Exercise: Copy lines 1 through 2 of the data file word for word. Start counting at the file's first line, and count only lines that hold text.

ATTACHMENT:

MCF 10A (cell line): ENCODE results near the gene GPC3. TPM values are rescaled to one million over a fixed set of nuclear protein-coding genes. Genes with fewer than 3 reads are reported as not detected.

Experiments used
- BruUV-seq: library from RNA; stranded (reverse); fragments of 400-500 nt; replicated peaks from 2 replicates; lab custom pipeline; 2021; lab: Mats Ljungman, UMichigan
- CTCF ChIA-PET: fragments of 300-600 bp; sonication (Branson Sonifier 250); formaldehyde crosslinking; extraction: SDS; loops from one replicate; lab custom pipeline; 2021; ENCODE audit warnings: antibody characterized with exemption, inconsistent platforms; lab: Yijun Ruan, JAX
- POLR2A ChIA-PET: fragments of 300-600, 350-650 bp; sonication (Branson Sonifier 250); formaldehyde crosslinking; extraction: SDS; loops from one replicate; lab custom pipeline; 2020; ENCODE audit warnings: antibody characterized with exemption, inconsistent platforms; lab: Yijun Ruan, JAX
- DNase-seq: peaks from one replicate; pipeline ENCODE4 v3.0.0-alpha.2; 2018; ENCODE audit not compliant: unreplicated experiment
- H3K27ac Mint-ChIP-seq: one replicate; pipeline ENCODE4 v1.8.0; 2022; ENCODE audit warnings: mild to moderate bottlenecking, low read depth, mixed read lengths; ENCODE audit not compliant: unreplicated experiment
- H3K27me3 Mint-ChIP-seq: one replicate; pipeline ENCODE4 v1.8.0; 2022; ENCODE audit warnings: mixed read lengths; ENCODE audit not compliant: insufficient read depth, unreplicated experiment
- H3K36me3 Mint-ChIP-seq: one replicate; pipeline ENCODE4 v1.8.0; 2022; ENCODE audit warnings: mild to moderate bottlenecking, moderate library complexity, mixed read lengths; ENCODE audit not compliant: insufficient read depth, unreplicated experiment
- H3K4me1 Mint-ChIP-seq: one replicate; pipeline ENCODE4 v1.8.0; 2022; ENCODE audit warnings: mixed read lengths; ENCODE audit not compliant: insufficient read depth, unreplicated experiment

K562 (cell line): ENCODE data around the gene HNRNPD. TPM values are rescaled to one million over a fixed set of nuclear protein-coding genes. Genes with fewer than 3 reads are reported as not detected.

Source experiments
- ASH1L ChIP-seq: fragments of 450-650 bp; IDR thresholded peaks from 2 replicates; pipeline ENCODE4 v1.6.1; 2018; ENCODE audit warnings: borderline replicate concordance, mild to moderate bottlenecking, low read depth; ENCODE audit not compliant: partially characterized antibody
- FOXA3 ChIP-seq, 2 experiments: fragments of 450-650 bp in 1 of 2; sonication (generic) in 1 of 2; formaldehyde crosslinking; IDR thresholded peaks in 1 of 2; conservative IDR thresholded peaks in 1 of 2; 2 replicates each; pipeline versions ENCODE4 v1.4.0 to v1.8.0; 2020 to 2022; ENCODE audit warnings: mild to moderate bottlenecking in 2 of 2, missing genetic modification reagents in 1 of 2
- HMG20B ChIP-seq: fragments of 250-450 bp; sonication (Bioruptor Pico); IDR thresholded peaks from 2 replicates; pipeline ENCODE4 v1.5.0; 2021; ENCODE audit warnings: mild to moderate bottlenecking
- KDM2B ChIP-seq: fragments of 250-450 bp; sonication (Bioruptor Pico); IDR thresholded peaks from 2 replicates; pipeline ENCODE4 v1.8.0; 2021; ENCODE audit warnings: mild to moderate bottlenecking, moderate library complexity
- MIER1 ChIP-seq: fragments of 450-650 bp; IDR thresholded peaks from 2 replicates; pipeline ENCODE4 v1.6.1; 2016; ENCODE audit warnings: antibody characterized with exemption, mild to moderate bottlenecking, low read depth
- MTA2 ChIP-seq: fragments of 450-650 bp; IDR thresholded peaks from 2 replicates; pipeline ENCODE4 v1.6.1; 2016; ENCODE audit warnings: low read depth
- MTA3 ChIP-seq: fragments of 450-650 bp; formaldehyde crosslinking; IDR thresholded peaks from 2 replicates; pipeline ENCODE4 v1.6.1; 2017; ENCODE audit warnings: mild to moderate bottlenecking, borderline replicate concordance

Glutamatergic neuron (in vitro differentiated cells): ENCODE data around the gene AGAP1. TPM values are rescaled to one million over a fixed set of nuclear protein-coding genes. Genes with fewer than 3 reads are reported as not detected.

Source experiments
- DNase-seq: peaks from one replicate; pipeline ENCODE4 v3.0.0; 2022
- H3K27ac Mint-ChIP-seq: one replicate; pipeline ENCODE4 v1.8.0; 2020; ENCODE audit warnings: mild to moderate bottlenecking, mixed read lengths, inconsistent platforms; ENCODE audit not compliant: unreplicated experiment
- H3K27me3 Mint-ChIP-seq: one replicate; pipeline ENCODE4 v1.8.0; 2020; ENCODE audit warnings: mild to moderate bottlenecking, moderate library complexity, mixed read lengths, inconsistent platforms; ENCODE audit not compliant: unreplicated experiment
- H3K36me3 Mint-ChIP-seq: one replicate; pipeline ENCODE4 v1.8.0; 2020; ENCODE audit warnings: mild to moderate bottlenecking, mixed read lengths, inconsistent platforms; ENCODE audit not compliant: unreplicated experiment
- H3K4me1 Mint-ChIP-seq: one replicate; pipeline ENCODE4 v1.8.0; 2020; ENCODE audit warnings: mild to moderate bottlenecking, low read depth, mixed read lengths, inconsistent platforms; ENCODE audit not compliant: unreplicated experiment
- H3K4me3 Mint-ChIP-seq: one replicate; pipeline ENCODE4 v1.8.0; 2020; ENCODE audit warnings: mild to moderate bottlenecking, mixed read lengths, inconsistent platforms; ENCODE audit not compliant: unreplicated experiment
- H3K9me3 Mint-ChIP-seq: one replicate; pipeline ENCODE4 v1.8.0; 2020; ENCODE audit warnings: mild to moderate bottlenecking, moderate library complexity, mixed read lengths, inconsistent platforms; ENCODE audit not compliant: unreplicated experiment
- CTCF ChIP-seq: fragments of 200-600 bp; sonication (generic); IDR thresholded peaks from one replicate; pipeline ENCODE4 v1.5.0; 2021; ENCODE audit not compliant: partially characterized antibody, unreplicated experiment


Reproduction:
MCF 10A (cell line): ENCODE results near the gene GPC3. TPM values are rescaled to one million over a fixed set of nuclear protein-coding genes. Genes with fewer than 3 reads are reported as not detected.

Experiments used